Bottenstein J., Hunter S., and Seidel M. (1988) CNS neuronal cell line-derived factors regulate gliogenesis in neonatal rat brain cultures. J. Neurosci. Res. 20, 291–303.PubMedCrossRefGoogle Scholar
  13. 13.
    Bottenstein J., Skaper S., Varon S., and Sato G. (1980) Selective survival of neurons from chick embryo sensory ganglionic dissociates utilizing serum-free supplemented medium. Exp. Cell Res. 125, 183–190.PubMedCrossRefGoogle Scholar
  14. 14.
    Hughes S.M., Lillien L., Raff M., Rohrer H., and Sendtner M. (1988) Ciliary neurotrophic factor induces type-2 astrocyte differentiation in culture. Nature 335, 70–72.PubMedCrossRefGoogle Scholar
  15. 15.
    Hunter S. and Bottenstein J. (1989) Bipotential glial progenitors are targets of neuronal cell line-derived growth factors. Develop. Brain Res. 49, 33–49.CrossRefGoogle Scholar
  16. 16.
    Hunter S. and Bottenstein J. (1990) Growth factor responses of enriched bipotential glial progenitors. Develop. Brain Res. 54, 235–248.CrossRefGoogle Scholar
  17. 17.
    Hunter S. and Bottenstein J. (1991) O-2A glial progenitors from mature brain respond to CNS neuronal cell line-derived growth factors. J. Neurosci. Res. 28, 574–582.PubMedCrossRefGoogle Scholar
  18. 18.
    Kingsbury A., Gallo V., Woodhams P., and Balazs R. (1985) Survival, morphology and adhesion properties of cerebellar interneurons cultured in chemically defined and serum-supplemented medium. Develop. Brain Res. 17, 17–25.CrossRefGoogle Scholar
  19. 19.
    Marangos P. and Schmechel D. (1987) Neuron specific enolase, a clinically useful marker for neurons and neuroendocrine cells. Ann. Rev. Neurosci. 10, 269–295.PubMedCrossRefGoogle Scholar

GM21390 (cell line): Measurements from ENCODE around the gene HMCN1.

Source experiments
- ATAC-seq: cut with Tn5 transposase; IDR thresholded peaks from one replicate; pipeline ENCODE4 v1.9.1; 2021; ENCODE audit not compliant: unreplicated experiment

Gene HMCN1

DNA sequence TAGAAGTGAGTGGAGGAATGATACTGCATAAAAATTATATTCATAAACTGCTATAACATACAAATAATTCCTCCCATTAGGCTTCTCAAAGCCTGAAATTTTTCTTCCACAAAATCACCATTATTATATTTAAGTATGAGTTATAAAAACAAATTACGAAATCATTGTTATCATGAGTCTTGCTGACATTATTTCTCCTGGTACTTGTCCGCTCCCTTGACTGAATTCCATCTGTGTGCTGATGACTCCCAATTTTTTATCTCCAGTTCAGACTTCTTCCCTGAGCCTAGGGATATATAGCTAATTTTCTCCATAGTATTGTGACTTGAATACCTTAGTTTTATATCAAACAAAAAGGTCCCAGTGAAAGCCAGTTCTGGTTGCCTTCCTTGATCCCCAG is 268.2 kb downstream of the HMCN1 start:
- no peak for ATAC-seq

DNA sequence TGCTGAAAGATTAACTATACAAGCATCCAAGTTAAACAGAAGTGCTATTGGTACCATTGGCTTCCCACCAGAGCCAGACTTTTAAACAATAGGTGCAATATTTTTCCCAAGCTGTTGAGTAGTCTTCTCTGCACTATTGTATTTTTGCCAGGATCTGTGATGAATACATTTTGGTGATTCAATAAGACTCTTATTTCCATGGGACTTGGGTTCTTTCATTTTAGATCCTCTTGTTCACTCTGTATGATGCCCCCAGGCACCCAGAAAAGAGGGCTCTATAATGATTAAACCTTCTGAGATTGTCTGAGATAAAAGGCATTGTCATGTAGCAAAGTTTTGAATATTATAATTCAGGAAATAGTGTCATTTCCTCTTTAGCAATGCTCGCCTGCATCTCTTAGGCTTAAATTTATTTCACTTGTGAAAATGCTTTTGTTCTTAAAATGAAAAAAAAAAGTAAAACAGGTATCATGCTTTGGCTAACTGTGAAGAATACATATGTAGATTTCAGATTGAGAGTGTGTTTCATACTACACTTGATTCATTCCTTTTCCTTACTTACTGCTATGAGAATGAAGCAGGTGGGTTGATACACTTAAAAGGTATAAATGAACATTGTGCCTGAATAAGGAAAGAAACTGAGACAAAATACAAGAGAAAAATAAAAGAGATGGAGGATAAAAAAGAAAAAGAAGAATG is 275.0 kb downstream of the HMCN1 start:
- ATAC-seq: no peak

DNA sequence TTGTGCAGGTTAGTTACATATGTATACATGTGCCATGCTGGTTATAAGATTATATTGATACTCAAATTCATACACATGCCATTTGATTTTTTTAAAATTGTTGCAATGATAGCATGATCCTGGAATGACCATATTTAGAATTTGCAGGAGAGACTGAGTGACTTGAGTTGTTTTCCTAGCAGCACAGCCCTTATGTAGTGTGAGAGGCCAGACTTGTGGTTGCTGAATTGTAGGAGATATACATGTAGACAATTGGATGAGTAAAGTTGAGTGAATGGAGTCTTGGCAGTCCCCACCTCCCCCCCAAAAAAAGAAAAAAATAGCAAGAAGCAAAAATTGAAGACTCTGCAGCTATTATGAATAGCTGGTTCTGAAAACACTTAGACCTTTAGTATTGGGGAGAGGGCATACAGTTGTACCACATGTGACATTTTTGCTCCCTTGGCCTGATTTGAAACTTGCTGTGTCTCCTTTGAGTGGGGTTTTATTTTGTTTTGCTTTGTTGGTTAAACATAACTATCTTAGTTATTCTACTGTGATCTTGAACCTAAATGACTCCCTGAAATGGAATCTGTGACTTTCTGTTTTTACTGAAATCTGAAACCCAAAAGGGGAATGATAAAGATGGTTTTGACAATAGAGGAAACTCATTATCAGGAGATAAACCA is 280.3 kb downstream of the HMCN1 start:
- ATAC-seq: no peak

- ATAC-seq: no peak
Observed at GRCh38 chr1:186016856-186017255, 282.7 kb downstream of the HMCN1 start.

20. 20.
    Michler-Stuke A. and Bottenstein, J. (1982a) Proliferation of glial-derived cells in defined media. J. Neurosci. Res. 7, 215–228.PubMedCrossRefGoogle Scholar
  21. 21.
    Michler-Stuke A. and Bottenstein J. (1982b) Defined media for growth of human and rat glial-derived cell lines, in Cold Spring Harbor Conferences on Cell Proliferation, vol. 9 (Sirbasku D., Sato G., and Pardee A., eds.), Cold Spring Harbor Laboratory, Cold Spring Harbor, New York, pp. 959–971.Google Scholar
  22. 22.
    Michler-Stuke A., Wolff J.R., and Bottenstein, J. (1984) Factors influencing astrocyte growth and development in defined media. Int. J. Develop. Neurosci. 2, 575–584.CrossRefGoogle Scholar
  23. 23.
    Miller R. and Raff M. (1984) Fibrous and protoplasmic astrocytes are biochemically and developmentally distinct. J. Neurosci. 4, 585–592.PubMedGoogle Scholar
  24. 24.
    Raff M., Miller R.H., and Noble, M. (1983) A glial progenitor cell that develops in vitro into an astrocyte or an oligodendrocyte depending on culture medium. Nature 303, 390–396.PubMedCrossRefGoogle Scholar
  25. 25.
    Raff M., Abney E.R., and Miller R.H. (1984) Two glial cell lineages diverge prenatally in rat optic nerve. Develop. Biol. 106, 53–60.PubMedCrossRefGoogle Scholar
  26. 26.
    Wilkin G., Levi G., Johnstone S., and Riddle P. (1983) Cerebellar astroglial cells in primary culture: expression of different morphological appearances and different ability to take up [3H]D-aspartate and [3H]GABA. Develop. Brain Res. 10, 265–277.CrossRefGoogle Scholar

Copyright information

© The Humana Press Inc. Totowa, New Jersey 1992

Authors and Affiliations

  • Jane E. Bottenstein
    • 1
  1. 1.Department of Human Biological Chemistry and GeneticsUniversity of Texas Medical BranchGalveston

Personalised recommendations